Let $G_i \triangleleft G_{i+1}$ both subgroups of $G$. Let $N$ be a normal group.

Does $G_iN \triangleleft G_{i+1}N$?

Does $(G_iN/N) \triangleleft (G_{i+1}N/N)$?

I know that $q:G\longrightarrow G/N$ preserves normality. Hence if $G_iN \triangleleft G_{i+1}N$ then their quotients would be normal.

I have tried by considering an element in $g\in G_iN$ and $h\in G_{i+1}N$ and trying to find out if $ghg^{-1}\in G_iN$. But I am a bit confused of those multilpication groups. And that is why I can not play with this expression.

  • $\begingroup$ What do you know? What have you tried? $\endgroup$ – verret Jan 22 at 20:55
  • $\begingroup$ Edited. @verret $\endgroup$ – idriskameni Jan 22 at 20:58
  • $\begingroup$ Have you heard of the second/third isomorphism theorem? $\endgroup$ – DonAntonio Jan 22 at 21:00
  • 1
    $\begingroup$ Yes I do. I have been playing with that expression too. $G_i/(G_i\cap H)\triangleleft G_{i+1}/(G_{i+1}\cap H)$. But still nothing. $\endgroup$ – idriskameni Jan 22 at 21:02
  • 1
    $\begingroup$ I have tried a lot of things. Is not that I haven't worked on it. Don't you think so. I mean, it is easy to come and coment these things. $\endgroup$ – idriskameni Jan 22 at 21:02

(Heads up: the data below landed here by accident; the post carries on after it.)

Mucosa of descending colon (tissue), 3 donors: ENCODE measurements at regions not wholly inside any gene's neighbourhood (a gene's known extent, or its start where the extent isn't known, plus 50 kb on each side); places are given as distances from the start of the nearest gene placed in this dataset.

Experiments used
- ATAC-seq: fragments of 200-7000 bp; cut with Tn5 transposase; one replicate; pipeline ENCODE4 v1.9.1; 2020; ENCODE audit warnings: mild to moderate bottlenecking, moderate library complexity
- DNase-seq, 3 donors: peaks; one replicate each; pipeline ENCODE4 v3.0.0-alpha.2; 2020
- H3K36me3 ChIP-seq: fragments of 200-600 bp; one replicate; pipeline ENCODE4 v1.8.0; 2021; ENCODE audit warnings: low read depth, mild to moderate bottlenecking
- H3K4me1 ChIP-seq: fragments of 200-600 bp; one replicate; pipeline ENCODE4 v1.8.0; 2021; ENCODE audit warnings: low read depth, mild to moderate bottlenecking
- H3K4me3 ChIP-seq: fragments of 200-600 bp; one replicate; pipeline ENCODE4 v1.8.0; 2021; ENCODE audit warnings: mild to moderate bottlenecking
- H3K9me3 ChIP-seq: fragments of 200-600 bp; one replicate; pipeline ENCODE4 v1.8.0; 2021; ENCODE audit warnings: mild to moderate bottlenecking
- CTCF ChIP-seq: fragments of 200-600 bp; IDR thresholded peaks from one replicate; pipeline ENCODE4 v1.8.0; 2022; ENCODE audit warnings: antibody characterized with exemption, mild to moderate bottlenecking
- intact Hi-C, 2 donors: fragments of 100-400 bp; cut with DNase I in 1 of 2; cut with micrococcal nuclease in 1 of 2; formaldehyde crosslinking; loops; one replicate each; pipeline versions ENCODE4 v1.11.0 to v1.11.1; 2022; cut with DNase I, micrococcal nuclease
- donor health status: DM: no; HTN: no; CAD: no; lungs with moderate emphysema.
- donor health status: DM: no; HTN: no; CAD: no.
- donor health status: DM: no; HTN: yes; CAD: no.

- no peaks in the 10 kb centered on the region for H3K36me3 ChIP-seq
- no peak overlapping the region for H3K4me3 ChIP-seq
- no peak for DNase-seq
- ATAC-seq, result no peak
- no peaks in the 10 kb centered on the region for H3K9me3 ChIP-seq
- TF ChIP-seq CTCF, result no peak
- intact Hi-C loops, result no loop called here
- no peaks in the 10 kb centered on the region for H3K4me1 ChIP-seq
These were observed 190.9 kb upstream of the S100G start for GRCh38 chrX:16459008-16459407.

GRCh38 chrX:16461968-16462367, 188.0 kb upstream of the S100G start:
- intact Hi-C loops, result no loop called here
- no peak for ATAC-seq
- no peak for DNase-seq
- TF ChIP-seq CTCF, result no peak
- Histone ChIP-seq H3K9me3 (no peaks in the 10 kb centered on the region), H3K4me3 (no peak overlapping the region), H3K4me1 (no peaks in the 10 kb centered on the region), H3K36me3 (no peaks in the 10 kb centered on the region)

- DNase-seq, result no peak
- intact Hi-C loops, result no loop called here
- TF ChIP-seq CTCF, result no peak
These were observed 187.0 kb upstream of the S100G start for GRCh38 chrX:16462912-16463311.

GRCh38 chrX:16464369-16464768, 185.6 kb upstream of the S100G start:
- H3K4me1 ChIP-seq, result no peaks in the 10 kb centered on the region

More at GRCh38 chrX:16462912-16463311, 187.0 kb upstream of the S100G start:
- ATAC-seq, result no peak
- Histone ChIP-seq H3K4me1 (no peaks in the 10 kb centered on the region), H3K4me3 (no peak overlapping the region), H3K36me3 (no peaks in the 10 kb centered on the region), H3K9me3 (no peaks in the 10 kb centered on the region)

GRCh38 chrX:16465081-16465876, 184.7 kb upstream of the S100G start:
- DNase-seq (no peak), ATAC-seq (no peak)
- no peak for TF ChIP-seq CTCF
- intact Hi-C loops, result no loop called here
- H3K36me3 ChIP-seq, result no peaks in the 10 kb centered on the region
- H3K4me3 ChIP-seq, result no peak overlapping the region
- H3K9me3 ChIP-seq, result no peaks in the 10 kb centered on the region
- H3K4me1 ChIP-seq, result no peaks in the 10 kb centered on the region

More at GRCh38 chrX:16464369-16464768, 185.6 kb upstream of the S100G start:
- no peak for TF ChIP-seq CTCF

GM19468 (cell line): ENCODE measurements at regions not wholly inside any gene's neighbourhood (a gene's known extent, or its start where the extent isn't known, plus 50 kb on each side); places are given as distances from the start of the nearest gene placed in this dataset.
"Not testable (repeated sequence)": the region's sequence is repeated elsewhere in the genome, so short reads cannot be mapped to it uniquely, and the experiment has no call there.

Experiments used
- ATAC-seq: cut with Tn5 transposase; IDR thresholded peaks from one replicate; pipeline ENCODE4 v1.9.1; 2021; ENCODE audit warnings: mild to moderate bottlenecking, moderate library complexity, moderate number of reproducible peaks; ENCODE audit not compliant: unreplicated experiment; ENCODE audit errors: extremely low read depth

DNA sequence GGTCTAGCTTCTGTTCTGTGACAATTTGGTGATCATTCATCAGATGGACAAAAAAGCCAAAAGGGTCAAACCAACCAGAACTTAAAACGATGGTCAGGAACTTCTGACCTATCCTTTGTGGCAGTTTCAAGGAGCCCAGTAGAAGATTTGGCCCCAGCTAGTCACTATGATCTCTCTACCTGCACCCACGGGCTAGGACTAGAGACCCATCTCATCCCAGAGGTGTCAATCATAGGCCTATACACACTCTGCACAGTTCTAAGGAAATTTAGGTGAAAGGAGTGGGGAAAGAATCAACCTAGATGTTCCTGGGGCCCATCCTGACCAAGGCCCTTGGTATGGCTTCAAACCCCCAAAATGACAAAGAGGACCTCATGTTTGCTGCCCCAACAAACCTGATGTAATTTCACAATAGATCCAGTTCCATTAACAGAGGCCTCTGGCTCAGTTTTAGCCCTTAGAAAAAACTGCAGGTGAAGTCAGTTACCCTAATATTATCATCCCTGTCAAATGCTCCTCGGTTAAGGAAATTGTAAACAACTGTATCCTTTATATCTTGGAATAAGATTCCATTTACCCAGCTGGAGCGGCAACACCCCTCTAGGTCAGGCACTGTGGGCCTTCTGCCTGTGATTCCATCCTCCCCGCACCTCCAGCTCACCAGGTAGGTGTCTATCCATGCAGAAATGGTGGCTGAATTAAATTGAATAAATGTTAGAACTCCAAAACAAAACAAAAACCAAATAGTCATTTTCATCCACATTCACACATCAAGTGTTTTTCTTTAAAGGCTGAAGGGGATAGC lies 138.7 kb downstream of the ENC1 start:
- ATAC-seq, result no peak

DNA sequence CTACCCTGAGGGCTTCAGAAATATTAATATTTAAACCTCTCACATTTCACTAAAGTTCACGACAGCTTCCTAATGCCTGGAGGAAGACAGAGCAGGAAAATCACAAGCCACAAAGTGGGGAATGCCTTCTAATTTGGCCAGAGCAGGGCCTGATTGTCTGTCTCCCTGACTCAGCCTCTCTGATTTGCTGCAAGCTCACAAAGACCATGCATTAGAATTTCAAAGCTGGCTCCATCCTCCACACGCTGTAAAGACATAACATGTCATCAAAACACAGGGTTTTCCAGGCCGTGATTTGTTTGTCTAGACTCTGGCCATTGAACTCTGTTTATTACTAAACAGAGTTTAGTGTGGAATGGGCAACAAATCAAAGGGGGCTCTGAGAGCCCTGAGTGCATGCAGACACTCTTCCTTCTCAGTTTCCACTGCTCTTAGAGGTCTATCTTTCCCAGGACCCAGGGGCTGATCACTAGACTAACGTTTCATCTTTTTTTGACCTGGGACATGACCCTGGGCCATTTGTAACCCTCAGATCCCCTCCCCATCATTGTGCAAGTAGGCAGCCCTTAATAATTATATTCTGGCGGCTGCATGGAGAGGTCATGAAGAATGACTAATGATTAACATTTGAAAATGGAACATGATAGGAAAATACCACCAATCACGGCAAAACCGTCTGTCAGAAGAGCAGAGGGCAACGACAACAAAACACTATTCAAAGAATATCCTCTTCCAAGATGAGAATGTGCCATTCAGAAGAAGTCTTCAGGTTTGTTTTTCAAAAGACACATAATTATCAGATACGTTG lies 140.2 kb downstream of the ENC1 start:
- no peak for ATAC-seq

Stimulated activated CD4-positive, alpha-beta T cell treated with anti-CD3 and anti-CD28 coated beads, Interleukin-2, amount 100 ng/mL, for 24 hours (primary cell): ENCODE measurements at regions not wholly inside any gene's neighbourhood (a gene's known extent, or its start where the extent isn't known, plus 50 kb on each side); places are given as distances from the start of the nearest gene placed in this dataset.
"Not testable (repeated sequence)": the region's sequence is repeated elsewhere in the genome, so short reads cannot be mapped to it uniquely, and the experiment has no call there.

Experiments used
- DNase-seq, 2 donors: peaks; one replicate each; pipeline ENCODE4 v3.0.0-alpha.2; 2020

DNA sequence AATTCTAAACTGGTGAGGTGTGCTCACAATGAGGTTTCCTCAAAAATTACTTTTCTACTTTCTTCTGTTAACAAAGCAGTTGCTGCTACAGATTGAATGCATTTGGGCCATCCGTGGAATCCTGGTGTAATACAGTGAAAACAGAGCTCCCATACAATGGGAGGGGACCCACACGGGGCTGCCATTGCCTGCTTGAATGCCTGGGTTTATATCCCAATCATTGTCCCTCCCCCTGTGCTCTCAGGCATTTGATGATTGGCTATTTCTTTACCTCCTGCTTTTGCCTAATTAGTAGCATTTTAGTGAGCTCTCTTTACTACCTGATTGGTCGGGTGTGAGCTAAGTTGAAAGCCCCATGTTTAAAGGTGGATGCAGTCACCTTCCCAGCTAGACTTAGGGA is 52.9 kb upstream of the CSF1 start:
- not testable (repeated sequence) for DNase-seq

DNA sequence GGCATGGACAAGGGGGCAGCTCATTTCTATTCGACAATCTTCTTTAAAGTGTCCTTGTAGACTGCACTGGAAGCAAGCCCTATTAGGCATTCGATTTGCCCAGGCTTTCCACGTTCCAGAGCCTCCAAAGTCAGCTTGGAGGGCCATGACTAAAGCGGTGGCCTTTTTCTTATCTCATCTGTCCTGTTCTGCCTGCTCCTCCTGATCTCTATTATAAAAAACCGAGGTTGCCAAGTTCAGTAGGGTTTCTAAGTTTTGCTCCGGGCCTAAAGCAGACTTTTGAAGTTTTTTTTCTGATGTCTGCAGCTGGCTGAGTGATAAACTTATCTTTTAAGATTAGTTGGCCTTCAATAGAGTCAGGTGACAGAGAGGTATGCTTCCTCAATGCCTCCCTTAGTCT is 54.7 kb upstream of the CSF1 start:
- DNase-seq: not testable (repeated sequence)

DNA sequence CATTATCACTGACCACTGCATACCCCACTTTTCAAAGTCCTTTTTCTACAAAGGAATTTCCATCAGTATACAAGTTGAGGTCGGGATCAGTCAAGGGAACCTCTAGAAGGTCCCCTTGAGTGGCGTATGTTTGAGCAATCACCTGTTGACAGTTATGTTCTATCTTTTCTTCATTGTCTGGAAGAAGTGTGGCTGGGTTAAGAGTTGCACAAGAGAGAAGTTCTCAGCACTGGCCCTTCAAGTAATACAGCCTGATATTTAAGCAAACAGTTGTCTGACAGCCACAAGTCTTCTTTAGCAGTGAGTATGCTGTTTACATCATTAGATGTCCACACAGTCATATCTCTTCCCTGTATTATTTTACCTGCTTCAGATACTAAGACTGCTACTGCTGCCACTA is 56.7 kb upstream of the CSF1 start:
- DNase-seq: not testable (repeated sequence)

I want to change the notation to make stuff clearer: Suppose $H\lhd K< G$, and let $N\lhd G$ (so really $H=G_i$ and $K=G_{i+1}$). Then a proof that $HN\lhd KN$ by considering a conjugator is:

Suppose $k\in K$, $h\in H$, and $n, n'\in N$. Firstly, note that $$n^{-1}k^{-1}(hn')kn=(n^{-1}k^{-1}hkn)\cdot (n^{-1}k^{-1}n'kn)$$ Clearly $(n^{-1}k^{-1}n'kn)\in N$, while $(n^{-1}k^{-1}hkn)\in HN$ by the following: $$\begin{align*} k^{-1}hk&\in H\\ \Rightarrow k^{-1}hk\cdot (k^{-1}hk)^{-1}n^{-1}(k^{-1}hk)&\in HN\\ n^{-1}(k^{-1}hk)&\in HN\\ n^{-1}(k^{-1}hk)n&\in HN \end{align*} $$ The result follows.



The first one should be almost immediate, and for the second one:

$$G_iN/N\cong G_i/(G_i\cap N)\;,\;\;\; G_{i+1}/(G_{i+1}\cap N)\cong G_{i+1}N/N$$

  • 2
    $\begingroup$ I am afraid that I cannot see how this helps solve the problem. The second one follows directly from the first which, as you say. is straightforward. $\endgroup$ – Derek Holt Jan 23 at 8:47
  • $\begingroup$ @DerekHolt That isomorphism helps, imo. to see that (1) those quotient groups are well-defined and (2) one is normal in the other. I also think both are more or less straightforward (though this usually depends on the beholder...). Did I miss anything? $\endgroup$ – DonAntonio Jan 23 at 8:55
  • $\begingroup$ I don't really see how the isomorphisms help prove that one is normal in the other. (The downvote is not from me.) $\endgroup$ – Derek Holt Jan 23 at 9:11

Your Answer

By clicking “Post Your Answer”, you agree to our terms of service, privacy policy and cookie policy

Not the answer you're looking for? Browse other questions tagged or ask your own question.